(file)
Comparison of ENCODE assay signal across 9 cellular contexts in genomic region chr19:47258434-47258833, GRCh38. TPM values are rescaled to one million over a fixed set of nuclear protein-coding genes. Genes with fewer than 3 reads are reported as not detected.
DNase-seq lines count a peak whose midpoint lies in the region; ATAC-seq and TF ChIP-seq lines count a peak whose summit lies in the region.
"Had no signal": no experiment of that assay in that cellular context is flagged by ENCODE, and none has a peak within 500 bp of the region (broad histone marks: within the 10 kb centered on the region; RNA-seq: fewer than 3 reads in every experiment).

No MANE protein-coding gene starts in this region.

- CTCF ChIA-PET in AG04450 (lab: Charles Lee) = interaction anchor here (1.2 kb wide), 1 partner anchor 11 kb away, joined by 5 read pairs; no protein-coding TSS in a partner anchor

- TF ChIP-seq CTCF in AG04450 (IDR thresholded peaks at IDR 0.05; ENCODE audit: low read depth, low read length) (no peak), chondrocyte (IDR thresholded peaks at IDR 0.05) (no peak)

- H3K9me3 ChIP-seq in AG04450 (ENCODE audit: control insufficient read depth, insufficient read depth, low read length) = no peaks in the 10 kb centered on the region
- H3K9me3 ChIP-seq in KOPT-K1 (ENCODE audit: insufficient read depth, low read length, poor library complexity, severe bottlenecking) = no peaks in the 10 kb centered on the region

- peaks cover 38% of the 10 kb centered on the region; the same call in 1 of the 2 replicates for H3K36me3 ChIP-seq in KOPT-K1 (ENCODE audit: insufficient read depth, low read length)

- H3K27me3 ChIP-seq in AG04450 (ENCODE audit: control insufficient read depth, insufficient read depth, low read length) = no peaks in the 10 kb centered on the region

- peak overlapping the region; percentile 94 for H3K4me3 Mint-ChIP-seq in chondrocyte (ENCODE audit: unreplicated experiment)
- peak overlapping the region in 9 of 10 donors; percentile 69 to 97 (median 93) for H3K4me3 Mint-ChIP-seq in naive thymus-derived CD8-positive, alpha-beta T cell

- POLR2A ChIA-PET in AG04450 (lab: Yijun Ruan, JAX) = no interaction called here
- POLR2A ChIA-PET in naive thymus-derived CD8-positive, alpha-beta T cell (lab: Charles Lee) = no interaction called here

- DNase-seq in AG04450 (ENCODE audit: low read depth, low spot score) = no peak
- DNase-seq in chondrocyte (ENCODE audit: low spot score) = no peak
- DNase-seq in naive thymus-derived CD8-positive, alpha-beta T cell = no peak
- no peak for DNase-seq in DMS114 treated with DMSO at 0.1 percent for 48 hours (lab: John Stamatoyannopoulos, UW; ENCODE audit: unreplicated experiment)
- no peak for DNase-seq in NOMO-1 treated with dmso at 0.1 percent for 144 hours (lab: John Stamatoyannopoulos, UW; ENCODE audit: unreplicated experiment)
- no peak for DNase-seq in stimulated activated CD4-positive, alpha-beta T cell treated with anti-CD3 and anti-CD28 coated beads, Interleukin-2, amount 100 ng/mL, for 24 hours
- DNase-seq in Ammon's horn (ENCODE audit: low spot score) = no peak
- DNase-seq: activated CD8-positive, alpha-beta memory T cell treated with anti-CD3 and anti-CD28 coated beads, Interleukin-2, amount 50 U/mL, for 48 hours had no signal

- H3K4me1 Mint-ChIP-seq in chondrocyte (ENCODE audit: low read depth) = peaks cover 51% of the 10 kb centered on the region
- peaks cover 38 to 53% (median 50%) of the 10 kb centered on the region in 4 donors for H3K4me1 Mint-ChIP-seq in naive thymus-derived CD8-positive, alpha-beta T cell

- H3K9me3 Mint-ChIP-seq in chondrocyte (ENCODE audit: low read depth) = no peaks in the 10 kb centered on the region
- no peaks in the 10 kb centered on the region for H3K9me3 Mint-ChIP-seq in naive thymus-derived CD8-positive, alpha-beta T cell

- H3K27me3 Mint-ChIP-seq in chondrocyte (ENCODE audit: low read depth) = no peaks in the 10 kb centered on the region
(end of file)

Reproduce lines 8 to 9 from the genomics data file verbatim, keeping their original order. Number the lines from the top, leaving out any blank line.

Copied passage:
- H3K9me3 ChIP-seq in KOPT-K1 (ENCODE audit: insufficient read depth, low read length, poor library complexity, severe bottlenecking) = no peaks in the 10 kb centered on the region

- peaks cover 38% of the 10 kb centered on the region; the same call in 1 of the 2 replicates for H3K36me3 ChIP-seq in KOPT-K1 (ENCODE audit: insufficient read depth, low read length)